ATLANTIC CITY — When I had initially heard the news that Kool & the Gang would be opening for Van Halen, I honestly didn’t have many expectations. The pairing was unconventional, to say the least. I mean, what are a bunch of funk musicians with a brassy horn section doing on the same tour as Diamond Dave? I balked at the idea. I laughed about it. But oh, how wrong I was …
Pictured right: Kool & the Gang was as cool as ever last Saturday night, March 24
Fast-forward to 7:30pm Saturday. The house is about halfway full, the rest of the crowd milling around Boardwalk Hall’s vast entryway purchasing their $12 beers and VH swag. An unassuming gentleman dressed like a motown throw-back from the ‘70s quietly strolls on stage and takes a seat behind a drum set. He adjusts the seat, stretches, and EXPLODES into the funkiest intro groove that’s rattled those walls in years. The crowd reacted in surprise and disbelief as the lights dimmed and the rest of the ‘Gang took the stage and proceeded to bring the house down. For the next hour, Boardwalk Hall had transformed into Studio 54. The place was alive and dancing, singing along to Jungle Boogie, bumping’ and grindin’ to Ladies Night and having spastic fits during Celebrate.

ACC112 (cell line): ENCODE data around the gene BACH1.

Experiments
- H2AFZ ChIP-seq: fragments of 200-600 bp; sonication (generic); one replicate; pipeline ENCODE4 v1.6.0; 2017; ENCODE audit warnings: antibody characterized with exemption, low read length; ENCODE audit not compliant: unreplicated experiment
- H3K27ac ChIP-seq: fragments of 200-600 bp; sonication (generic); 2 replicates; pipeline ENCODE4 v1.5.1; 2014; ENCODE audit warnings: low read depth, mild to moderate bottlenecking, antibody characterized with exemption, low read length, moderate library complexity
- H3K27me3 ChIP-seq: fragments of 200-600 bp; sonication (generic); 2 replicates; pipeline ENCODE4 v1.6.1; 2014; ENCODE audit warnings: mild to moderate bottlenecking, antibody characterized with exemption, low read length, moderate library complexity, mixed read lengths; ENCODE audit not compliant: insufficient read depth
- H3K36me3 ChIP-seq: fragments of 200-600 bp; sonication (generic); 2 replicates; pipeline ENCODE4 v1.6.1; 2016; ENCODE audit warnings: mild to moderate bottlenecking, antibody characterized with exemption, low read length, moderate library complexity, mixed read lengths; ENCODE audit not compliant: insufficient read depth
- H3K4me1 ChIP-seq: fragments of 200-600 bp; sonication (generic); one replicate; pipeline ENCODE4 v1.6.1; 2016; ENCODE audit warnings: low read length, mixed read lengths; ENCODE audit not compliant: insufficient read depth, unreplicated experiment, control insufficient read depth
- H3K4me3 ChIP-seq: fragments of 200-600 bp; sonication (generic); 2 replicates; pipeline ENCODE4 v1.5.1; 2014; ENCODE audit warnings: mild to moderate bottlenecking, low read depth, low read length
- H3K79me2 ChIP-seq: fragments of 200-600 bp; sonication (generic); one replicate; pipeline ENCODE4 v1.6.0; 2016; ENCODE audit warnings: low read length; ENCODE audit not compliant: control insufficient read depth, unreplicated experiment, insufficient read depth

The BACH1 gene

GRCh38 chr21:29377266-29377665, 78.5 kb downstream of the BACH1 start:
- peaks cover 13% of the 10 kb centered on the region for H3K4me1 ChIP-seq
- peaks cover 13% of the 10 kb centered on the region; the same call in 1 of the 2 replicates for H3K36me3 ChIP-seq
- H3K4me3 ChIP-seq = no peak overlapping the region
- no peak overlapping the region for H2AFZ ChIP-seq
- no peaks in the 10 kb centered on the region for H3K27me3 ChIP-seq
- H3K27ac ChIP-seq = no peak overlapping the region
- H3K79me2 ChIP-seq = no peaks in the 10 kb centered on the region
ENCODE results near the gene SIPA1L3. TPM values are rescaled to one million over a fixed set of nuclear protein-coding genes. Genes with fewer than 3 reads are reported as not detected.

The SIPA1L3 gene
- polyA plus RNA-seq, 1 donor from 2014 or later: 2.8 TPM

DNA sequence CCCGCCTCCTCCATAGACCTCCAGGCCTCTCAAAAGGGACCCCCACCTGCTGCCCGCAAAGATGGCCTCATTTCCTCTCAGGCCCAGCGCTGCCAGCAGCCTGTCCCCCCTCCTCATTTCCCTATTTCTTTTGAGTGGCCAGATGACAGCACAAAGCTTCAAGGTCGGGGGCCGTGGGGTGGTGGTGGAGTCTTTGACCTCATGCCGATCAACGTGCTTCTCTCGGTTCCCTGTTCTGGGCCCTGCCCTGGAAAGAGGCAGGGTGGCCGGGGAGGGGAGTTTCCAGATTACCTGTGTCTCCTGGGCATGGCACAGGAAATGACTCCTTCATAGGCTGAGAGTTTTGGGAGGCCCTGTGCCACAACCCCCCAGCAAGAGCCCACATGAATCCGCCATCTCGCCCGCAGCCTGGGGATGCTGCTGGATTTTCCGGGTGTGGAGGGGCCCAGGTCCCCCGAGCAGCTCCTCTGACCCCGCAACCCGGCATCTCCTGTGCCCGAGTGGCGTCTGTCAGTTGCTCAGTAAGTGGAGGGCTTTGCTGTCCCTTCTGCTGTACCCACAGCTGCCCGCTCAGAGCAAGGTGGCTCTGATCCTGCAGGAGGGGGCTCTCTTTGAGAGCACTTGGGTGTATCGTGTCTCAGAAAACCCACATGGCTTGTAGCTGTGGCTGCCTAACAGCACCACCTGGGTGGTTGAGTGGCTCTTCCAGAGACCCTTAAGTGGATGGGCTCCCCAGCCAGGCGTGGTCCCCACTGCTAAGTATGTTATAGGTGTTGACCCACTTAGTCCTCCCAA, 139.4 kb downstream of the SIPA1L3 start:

When the Gang left the stage, the audience was still in smiling disbelief. People around me were remarking that, ‘if the show ended now, it would be a good night! We still have Van Halen to look forward to!’ And boy were they right.
Pictured left: David Lee Roth (left) and Eddie Van Halen
After a brief pause and a beer run, the audience had returned and the lights dimmed once again. The energy in the room grew to near-nuclear levels as Alex Van Halen took the stage and began the show with a thunderous drum solo. Then came that all-too-familiar banshee wail of Eddie’s guitar as he and his son Wolfgang ran onstage. As the noise of the band grew, so too did the screams from the audience until a voice screamed from somewhere backstage, “LET’S GO! LET’S GO!” and an odd blue-sequined dancing whirlwind came stampeding towards the front of the stage … none other than the one and only David Lee Roth in all his glory. Eddie immediately begins the iconic opening riff for “Unchained” and DLR leapt into the air and did a jump-kick like he wasn’t a day over 30.